“Right now it costs about a billion dollars to tool up for a new car that you sell to the public for roughly the same price-per-pound as hamburger. The industry seeks a natural balance, much like the foxes and rabbits. Slow rabbits get eaten by fast foxes. Slow foxes don’t eat. Both species fool around with colors, long ears, sharp noses, keen eyes, and a lot of other high-tech evolutionary stuff. If the rabbits get the edge, their numbers begin to increase, which then provide extra food for the foxes, whose population goes up in turn. At some point there may not be enough rabbits to go around, but the foxes never eat them all, and the best rabbits survive. When the rabbit population dwindles, the bottom line for the foxes fall off, and invariably the incompatible foxes are the first to go. So everybody makes out. It’s a perfect plan as long as nobody screws around with it. I guess I feel sorry for those slow rabbits, but I sure don’t think they ought to be protected from those foxes. Chrysler Corporation may never get to be one of the foxes, but it could evolve into a faster rabbit, provided the government doesn’t step in with a lot of money to guarantee that it’ll be a half-dead rabbit forever.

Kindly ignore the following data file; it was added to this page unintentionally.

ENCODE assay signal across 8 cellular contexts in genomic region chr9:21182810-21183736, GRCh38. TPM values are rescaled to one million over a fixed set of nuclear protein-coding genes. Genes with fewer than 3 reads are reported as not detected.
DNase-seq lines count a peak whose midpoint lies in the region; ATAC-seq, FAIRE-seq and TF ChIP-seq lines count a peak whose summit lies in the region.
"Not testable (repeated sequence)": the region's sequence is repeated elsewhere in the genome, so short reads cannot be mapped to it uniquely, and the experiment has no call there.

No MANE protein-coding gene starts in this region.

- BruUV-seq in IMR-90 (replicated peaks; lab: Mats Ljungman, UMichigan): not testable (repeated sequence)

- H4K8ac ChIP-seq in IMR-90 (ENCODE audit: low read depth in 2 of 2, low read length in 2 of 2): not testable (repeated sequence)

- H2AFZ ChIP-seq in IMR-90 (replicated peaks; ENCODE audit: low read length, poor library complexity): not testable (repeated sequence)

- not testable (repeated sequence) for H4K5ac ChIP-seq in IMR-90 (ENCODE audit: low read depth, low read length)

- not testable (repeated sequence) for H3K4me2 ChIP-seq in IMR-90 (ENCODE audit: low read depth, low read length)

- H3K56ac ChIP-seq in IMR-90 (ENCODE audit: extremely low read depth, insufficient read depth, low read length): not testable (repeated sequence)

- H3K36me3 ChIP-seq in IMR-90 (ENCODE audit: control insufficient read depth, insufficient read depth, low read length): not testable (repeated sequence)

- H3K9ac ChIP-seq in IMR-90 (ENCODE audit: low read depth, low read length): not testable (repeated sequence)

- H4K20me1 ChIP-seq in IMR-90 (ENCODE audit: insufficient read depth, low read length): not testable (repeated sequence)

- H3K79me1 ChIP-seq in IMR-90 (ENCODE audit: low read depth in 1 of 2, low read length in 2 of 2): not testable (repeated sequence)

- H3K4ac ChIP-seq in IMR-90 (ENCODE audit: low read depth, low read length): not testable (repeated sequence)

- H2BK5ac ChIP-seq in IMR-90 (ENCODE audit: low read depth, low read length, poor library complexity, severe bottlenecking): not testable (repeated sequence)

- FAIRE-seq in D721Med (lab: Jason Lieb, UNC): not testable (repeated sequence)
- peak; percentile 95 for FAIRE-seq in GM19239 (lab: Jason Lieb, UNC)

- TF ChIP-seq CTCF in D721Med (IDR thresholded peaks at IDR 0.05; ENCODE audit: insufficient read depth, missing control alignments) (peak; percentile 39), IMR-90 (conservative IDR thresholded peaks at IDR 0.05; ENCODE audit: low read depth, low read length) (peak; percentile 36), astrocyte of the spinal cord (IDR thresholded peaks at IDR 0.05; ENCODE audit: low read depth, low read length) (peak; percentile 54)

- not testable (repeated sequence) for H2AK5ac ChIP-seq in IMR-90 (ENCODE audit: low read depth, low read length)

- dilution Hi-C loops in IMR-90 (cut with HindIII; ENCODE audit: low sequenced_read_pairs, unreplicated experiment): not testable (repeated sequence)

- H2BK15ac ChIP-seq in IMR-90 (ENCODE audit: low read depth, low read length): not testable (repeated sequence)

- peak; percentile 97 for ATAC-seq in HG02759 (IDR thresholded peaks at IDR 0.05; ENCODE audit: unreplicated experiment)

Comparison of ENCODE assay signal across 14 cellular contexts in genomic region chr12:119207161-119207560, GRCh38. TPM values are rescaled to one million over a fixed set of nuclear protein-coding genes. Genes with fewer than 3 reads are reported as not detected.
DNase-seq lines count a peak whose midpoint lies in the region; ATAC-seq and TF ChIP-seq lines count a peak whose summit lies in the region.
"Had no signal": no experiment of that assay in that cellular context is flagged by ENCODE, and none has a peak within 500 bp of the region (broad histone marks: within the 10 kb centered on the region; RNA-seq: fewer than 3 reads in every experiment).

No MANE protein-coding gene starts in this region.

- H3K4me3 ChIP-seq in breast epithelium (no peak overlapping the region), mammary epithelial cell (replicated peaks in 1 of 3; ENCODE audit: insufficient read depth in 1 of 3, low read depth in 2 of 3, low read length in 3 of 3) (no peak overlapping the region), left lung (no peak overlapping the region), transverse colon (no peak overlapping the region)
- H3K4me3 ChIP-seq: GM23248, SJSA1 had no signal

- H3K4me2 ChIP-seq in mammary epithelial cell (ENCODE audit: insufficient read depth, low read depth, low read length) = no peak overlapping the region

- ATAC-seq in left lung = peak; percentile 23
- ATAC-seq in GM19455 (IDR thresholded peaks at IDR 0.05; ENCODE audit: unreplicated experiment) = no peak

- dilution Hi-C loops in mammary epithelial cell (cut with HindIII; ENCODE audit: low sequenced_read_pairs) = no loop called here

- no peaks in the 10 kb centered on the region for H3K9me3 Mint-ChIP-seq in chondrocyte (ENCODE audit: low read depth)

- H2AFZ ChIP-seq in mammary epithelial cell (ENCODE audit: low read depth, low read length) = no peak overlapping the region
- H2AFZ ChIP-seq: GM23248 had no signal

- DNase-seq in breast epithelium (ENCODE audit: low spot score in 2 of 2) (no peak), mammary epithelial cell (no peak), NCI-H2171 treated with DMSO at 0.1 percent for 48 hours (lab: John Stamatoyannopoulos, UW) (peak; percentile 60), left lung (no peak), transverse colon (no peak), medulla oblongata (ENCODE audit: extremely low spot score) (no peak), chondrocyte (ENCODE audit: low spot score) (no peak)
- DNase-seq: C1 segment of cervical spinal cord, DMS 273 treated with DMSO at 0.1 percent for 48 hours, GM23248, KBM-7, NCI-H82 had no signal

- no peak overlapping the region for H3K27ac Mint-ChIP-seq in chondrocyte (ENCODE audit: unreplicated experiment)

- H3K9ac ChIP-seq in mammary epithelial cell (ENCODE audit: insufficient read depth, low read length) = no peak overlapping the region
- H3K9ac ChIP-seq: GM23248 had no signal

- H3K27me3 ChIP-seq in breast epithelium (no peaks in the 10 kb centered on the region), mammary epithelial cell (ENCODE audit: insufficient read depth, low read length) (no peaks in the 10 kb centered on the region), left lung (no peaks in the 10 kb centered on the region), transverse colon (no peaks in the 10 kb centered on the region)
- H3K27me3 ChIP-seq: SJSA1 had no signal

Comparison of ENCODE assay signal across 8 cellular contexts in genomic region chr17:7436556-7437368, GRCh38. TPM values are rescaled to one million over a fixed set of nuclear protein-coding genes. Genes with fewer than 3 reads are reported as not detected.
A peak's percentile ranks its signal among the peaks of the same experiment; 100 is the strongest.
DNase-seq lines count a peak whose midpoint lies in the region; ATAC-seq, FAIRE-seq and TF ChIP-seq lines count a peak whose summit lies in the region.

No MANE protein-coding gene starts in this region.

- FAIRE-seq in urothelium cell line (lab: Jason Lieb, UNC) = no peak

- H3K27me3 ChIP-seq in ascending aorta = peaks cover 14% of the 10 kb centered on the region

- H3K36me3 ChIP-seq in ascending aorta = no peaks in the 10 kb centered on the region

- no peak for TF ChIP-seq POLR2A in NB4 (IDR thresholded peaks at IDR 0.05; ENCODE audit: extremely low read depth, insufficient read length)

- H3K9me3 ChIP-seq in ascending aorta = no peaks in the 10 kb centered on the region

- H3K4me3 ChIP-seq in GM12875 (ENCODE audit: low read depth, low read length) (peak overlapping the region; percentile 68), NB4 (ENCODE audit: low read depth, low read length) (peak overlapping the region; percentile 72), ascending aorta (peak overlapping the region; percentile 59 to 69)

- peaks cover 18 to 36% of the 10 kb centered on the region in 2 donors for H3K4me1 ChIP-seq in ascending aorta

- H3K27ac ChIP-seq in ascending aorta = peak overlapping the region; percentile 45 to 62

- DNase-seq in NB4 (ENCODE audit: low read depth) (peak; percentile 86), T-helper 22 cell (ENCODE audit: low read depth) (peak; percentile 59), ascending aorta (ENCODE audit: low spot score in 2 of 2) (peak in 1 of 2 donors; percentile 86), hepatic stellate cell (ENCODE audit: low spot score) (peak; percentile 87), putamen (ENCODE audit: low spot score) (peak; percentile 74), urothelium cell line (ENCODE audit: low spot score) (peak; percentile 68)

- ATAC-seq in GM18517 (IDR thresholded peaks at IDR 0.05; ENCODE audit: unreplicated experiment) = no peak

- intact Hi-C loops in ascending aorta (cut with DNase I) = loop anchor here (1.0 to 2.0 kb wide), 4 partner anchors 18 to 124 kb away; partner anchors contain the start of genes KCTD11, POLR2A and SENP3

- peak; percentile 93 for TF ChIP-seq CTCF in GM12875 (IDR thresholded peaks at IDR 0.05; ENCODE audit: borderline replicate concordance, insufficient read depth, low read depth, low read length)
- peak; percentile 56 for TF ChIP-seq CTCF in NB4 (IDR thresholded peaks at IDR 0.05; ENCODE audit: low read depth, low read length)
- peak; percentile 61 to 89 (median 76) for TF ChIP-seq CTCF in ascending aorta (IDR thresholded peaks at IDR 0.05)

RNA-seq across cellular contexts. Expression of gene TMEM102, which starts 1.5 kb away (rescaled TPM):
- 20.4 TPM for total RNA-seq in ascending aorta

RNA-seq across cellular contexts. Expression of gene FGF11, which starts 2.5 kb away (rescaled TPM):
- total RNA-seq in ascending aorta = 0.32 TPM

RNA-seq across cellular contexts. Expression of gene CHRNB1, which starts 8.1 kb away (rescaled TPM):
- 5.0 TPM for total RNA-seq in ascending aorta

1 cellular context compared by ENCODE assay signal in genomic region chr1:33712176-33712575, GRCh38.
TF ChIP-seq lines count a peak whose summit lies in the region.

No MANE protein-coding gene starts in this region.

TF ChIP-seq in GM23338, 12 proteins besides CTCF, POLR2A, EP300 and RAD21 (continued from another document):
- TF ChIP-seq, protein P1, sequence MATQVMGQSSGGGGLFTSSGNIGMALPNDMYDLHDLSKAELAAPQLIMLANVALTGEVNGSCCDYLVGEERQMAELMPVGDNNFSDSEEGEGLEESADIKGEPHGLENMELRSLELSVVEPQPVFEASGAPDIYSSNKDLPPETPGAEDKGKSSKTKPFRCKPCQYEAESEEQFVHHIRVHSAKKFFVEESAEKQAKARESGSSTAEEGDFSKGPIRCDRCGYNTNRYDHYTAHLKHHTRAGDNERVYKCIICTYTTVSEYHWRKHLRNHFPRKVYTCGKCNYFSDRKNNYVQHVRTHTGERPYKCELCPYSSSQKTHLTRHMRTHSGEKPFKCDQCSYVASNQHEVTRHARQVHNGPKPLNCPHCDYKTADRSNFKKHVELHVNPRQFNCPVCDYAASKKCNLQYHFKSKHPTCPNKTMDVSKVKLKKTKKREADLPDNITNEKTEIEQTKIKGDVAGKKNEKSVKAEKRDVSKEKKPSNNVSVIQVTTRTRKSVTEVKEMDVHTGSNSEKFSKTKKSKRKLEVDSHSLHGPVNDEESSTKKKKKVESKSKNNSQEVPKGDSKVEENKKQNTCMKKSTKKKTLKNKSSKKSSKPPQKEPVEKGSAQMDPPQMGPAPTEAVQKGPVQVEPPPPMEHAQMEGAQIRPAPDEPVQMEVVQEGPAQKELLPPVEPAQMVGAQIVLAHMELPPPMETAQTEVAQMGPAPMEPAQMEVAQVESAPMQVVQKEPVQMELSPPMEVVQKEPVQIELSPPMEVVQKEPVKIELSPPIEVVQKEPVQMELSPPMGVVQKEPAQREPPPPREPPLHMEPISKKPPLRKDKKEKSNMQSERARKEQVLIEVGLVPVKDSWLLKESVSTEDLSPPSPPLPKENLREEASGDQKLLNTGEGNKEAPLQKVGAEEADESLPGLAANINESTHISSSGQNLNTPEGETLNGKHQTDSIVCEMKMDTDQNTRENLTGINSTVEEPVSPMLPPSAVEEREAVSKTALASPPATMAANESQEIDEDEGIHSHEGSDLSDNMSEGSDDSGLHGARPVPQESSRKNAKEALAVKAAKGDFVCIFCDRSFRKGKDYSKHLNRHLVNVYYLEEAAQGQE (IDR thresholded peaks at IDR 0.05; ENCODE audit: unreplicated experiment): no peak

“The adversary relationship between our government and our industry must be altered, however. If something doesn’t happen to ease the burden on the automobile companies, we’ll wind up with General Motors fighting single handedly against the Japanese for automotive supremacy. And GM won’t be fighting a Japanese automobile industry that’s all alone – it’ll be fighting the combined resources of the Japanese government, the Japanese scientific community, Japanese labor, and finally the Japanese auto industry. Without the support of its own government, General Motors will ultimately lose that fight. There are adversary relationships that work and there are others that don’t. They only work, it seems to me, in completely independent of parallel relationships like Dodgers vs Yankees, or Ford vs General Motors, or foxes vs rabbits. They don’t work at all in independent relationship like catcher vs pitcher, engineering vs manufacturing, labor vs management, or government vs industry. As adversaries, these inter-dependents are bound to self-destruct. The fundamental forces for improving the breed are pulling in opposite directions. They become problem makers, not problem solvers. Their selfish survival instincts point away from common objective. Just to keep the whole thing from becoming self-energized requires almost as many umpires as players. Very few consumers are adequately equipped to make decisions in their own self-interest. It;s a terrible burden to put on the best informed, let alone the poor slobs who only know that the bad guys are the ones with the most money. It creates an environment in which con men and opportunists like the ones who perpetrated the 84-mpg-Capri hoax can flourish, to society’s detriment. The fact that so many members of our government were taken in by those clowns is eloquent commentary on their fitness to make regulations affecting the cars we drive. What it tells us about the daily press is unrepeatable.”
– David E. Davis, Jr.